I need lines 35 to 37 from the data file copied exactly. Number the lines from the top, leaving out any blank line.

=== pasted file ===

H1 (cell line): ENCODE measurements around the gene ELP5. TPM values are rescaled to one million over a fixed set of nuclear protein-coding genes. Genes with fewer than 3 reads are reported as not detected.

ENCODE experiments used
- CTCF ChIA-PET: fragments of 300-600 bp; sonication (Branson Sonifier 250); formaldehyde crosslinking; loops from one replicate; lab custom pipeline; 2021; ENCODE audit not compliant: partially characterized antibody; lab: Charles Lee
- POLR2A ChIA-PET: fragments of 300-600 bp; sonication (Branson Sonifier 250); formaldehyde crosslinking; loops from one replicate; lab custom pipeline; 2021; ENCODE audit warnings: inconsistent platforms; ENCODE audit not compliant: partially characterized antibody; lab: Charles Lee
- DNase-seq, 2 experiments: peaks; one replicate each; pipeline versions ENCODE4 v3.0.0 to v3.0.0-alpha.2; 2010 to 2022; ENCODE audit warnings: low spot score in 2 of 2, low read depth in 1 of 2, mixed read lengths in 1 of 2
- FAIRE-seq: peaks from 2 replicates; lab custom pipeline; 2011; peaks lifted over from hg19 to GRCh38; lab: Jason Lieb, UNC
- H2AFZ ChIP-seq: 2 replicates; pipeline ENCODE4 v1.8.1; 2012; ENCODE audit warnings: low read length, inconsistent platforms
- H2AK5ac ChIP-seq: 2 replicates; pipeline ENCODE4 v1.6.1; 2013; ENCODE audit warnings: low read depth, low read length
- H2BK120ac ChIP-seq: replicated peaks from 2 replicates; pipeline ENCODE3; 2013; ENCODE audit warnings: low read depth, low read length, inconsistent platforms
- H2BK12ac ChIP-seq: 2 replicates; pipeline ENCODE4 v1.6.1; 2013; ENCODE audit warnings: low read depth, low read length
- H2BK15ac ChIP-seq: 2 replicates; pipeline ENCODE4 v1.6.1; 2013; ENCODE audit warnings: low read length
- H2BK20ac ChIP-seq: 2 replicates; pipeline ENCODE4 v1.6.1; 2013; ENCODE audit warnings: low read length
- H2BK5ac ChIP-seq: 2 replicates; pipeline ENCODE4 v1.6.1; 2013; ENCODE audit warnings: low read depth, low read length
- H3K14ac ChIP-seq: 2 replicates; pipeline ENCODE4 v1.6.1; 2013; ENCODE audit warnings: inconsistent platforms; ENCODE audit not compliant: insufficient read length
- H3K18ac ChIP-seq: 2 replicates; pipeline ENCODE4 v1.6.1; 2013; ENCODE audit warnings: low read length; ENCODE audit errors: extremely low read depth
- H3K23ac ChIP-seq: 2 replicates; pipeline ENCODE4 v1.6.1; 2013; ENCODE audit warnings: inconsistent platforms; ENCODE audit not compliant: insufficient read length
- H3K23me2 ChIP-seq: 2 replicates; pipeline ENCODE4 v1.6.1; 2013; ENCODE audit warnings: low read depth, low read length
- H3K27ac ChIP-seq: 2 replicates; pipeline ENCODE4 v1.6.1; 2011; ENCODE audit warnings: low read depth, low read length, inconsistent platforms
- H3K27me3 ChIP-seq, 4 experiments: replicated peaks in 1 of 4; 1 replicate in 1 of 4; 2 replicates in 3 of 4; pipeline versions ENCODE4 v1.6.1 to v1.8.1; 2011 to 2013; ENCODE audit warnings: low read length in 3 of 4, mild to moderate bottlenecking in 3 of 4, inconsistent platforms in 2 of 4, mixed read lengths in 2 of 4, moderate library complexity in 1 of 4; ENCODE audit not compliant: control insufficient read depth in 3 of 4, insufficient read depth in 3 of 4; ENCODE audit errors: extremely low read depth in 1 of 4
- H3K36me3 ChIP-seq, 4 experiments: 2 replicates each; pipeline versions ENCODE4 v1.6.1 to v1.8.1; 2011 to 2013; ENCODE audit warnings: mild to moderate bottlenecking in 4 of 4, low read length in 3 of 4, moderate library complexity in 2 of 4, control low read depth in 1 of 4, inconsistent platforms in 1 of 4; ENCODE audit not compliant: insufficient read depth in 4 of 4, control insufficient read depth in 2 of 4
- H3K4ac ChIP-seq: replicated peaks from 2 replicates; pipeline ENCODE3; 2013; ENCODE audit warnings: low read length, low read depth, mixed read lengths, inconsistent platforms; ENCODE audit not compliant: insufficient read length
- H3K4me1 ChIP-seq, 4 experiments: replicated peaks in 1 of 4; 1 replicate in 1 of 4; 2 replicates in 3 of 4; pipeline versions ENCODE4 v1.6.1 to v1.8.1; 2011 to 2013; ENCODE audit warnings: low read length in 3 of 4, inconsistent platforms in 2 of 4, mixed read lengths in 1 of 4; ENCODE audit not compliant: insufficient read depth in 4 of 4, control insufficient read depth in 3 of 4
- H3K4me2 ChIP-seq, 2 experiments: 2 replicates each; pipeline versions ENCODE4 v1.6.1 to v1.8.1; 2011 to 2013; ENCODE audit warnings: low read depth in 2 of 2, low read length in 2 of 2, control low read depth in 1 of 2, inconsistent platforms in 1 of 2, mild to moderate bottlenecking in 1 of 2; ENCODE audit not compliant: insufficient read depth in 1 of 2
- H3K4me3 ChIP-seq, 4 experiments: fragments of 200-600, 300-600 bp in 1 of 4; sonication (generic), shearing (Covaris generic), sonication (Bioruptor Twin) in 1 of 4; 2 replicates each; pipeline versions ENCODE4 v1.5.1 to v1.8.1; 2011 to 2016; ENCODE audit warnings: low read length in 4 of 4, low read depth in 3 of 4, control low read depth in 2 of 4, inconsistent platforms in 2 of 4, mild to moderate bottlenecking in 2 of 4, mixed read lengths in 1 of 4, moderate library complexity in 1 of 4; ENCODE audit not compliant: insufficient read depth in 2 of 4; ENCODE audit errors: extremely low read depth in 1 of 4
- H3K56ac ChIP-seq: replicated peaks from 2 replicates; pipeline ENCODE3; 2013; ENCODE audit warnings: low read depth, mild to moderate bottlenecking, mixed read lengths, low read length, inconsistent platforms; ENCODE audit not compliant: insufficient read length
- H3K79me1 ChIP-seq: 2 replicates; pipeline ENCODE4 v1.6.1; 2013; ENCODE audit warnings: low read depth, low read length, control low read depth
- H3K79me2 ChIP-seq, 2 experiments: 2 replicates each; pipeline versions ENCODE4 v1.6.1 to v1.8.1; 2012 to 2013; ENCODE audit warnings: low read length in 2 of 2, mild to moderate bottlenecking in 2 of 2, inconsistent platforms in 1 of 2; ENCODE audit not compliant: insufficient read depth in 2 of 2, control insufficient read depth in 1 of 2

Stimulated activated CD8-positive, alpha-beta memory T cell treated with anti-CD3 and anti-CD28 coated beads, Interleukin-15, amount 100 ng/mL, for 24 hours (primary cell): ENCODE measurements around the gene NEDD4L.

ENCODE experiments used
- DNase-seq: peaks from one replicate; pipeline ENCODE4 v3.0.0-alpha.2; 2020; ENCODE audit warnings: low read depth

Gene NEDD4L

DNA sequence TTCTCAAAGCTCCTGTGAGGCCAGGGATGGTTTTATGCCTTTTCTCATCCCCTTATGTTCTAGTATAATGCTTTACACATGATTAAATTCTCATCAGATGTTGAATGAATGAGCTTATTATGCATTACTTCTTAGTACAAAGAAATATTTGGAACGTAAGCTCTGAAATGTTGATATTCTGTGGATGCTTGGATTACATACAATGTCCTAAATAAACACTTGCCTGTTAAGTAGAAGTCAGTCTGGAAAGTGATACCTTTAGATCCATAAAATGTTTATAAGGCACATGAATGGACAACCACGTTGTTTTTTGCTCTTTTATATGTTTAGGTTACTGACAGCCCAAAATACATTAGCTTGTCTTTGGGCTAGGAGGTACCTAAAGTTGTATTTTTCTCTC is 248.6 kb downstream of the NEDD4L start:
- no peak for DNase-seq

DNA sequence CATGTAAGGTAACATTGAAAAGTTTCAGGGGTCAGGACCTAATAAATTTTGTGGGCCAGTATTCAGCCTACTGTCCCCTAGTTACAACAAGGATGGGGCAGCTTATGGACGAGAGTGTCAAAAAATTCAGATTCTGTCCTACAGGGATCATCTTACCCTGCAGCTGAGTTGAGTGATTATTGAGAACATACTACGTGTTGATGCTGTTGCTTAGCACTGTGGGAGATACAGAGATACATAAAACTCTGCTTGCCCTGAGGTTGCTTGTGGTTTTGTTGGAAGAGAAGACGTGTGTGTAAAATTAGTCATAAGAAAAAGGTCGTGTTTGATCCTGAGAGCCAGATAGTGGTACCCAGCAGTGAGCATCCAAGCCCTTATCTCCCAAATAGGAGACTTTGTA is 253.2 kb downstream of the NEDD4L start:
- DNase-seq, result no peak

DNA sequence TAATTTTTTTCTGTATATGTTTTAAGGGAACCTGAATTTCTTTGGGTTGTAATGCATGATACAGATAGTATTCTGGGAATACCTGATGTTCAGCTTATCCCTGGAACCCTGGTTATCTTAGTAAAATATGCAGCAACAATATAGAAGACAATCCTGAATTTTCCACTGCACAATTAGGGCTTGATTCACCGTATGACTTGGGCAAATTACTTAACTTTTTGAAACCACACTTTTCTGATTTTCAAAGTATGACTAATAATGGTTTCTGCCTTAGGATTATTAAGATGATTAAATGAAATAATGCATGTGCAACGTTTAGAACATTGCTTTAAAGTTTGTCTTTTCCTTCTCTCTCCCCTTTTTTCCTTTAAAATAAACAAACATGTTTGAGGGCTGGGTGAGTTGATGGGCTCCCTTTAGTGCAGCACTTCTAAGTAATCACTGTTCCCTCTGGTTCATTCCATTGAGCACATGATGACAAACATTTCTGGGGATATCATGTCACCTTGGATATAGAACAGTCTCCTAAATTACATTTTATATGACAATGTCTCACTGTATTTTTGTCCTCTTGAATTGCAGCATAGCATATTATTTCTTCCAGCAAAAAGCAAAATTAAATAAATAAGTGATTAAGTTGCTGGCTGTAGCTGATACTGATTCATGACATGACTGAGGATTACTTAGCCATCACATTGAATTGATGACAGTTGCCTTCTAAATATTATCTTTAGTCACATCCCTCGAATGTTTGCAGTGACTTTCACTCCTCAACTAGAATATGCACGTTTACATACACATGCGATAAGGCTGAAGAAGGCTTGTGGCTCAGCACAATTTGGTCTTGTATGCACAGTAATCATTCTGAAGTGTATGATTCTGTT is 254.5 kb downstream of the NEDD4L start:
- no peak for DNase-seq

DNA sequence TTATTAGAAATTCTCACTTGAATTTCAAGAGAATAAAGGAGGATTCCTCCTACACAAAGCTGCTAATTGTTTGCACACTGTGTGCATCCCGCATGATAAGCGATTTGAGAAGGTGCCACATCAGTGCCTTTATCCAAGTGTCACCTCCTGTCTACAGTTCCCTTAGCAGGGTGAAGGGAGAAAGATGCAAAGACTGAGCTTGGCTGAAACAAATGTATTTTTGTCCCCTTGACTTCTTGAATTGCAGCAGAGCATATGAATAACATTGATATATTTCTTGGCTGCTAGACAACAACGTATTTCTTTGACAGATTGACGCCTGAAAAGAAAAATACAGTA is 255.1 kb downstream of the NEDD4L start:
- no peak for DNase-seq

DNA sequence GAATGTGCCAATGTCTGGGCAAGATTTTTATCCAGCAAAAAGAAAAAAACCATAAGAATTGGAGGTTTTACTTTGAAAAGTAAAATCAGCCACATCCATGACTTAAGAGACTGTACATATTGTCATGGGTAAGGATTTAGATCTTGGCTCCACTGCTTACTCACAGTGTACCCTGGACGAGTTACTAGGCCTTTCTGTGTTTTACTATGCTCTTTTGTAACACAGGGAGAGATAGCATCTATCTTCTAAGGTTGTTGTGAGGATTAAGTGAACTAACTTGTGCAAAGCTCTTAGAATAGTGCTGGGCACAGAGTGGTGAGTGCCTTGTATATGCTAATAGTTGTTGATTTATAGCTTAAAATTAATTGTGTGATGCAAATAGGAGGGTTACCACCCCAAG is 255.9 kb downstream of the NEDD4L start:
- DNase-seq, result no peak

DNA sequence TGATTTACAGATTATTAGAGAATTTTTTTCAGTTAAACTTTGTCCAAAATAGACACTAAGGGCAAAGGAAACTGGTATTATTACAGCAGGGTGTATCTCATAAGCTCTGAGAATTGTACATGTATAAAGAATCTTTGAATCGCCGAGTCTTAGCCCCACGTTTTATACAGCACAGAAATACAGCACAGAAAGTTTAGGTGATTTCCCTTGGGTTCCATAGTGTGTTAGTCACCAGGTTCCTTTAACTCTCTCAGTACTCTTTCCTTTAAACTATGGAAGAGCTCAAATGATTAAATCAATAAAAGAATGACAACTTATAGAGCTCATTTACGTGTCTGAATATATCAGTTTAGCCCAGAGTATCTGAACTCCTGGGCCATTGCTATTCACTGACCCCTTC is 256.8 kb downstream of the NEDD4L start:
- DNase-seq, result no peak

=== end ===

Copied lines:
- DNase-seq, result no peak

DNA sequence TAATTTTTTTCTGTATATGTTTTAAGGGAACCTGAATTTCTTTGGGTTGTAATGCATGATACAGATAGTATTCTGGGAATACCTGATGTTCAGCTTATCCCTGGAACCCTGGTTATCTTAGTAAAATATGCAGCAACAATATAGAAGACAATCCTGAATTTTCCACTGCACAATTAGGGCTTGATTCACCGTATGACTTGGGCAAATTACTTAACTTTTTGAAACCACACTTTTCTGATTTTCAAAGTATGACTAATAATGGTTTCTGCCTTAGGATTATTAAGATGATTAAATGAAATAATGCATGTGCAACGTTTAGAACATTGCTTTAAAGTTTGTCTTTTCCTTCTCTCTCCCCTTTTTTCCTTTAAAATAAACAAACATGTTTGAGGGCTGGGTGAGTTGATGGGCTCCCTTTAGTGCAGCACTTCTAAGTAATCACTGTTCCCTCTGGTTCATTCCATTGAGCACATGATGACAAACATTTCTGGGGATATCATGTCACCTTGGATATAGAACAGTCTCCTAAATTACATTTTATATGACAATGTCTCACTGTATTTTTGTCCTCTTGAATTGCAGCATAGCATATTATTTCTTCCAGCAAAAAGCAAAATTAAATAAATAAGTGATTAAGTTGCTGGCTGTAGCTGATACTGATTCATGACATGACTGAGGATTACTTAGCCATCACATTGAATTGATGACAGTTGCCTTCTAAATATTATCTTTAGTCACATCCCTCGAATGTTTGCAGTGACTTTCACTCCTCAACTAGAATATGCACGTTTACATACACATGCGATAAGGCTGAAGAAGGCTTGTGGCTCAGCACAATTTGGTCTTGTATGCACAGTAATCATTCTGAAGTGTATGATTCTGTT is 254.5 kb downstream of the NEDD4L start:
- no peak for DNase-seq